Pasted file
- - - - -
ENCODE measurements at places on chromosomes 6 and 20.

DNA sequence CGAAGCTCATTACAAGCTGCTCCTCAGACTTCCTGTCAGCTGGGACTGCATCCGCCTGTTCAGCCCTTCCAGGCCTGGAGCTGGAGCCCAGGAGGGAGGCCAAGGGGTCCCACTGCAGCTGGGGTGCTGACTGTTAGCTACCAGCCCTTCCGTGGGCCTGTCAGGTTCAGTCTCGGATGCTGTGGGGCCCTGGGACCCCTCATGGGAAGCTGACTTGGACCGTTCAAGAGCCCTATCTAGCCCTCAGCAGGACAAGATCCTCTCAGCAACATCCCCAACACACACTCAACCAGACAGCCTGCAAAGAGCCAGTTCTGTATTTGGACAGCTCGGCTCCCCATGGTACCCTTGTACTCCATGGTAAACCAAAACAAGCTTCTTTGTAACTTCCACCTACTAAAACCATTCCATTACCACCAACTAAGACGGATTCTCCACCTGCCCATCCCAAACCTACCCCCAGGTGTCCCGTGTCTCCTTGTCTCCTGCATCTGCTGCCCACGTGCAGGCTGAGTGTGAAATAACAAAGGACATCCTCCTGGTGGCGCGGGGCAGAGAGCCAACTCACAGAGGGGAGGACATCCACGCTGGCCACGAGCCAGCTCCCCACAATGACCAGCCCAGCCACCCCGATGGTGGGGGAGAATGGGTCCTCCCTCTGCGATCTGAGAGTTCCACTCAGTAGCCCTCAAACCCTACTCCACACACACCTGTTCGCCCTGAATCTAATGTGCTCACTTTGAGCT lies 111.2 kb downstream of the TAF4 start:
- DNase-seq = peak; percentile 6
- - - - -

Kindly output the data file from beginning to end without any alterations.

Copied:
ENCODE measurements at places on chromosomes 6 and 20.

DNA sequence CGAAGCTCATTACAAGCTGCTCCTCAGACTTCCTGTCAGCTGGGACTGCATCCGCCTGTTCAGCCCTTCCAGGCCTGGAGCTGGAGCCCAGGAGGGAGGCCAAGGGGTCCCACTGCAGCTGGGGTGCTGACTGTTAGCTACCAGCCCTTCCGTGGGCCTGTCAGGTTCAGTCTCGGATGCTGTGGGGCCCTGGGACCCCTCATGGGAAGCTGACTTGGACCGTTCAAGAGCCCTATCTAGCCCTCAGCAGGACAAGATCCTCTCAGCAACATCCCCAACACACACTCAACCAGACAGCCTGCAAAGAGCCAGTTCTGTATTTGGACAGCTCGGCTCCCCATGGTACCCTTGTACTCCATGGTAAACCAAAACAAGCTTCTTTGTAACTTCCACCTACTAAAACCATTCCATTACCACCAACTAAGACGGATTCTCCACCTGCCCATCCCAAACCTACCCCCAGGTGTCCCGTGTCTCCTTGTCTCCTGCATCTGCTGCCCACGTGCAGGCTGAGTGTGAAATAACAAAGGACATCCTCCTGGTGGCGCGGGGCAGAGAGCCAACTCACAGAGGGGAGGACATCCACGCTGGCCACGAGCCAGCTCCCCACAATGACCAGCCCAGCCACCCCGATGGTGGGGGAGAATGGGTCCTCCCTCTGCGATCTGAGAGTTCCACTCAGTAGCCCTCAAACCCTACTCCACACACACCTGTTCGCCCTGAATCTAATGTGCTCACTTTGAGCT lies 111.2 kb downstream of the TAF4 start:
- DNase-seq = peak; percentile 6